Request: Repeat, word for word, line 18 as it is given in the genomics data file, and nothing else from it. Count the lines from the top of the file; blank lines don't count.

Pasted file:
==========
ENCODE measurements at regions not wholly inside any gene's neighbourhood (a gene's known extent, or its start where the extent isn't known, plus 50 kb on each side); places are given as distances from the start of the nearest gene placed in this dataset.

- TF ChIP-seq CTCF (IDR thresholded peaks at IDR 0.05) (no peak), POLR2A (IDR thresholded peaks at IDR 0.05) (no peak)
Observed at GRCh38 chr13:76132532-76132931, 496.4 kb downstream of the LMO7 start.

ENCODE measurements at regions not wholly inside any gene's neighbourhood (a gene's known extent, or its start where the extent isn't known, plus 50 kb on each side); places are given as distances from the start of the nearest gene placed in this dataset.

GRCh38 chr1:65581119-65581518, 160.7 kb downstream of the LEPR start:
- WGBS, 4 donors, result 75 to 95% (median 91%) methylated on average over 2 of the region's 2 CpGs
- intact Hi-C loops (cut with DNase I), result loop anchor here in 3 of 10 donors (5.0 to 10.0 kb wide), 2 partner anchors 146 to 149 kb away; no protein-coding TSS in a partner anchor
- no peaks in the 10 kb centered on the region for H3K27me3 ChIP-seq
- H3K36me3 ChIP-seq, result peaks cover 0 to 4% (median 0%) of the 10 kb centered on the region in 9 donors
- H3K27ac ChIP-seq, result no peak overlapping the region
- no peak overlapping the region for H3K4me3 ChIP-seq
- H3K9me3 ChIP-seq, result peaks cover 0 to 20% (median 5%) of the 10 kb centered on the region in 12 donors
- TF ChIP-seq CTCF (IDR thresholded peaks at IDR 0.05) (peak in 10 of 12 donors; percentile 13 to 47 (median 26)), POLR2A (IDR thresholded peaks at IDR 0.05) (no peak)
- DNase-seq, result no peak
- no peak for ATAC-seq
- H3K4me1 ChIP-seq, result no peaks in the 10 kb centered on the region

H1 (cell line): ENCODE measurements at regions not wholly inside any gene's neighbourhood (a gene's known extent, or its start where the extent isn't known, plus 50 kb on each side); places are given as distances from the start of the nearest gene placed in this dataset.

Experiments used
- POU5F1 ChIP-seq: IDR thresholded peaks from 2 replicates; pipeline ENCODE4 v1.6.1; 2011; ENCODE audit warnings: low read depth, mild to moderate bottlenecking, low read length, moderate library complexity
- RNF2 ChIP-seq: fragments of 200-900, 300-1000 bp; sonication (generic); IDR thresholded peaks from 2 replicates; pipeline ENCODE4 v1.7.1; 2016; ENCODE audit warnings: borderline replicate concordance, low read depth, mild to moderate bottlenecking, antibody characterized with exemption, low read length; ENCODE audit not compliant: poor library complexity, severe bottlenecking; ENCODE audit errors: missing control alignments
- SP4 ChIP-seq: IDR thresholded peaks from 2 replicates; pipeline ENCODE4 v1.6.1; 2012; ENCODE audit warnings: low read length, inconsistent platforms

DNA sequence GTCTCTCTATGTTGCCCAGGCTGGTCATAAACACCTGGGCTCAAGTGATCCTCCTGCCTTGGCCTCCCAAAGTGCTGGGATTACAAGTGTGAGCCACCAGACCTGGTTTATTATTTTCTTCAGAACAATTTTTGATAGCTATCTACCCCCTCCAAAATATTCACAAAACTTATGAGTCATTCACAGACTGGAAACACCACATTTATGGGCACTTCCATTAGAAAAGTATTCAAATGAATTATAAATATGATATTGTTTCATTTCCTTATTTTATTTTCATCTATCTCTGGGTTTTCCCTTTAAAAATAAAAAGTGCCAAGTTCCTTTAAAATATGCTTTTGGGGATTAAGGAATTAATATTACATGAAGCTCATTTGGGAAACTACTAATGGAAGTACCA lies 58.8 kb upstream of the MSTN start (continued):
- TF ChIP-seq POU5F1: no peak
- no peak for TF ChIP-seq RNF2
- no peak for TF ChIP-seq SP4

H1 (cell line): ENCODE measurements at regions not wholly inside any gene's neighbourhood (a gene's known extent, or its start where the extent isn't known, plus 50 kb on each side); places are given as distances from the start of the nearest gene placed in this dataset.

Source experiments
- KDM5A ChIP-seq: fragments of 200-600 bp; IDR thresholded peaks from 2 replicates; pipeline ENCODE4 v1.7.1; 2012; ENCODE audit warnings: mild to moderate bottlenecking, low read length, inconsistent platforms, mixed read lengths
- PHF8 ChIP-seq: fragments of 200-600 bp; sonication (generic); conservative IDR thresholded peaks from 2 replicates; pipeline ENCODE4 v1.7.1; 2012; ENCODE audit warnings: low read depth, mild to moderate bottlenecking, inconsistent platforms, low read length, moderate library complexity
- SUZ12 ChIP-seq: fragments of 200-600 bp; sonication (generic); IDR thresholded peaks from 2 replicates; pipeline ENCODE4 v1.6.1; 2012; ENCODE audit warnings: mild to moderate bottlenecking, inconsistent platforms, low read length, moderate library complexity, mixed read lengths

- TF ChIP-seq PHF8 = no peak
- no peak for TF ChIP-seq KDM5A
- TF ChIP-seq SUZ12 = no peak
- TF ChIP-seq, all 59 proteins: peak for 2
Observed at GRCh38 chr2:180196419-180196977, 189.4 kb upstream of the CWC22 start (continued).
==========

Experiments used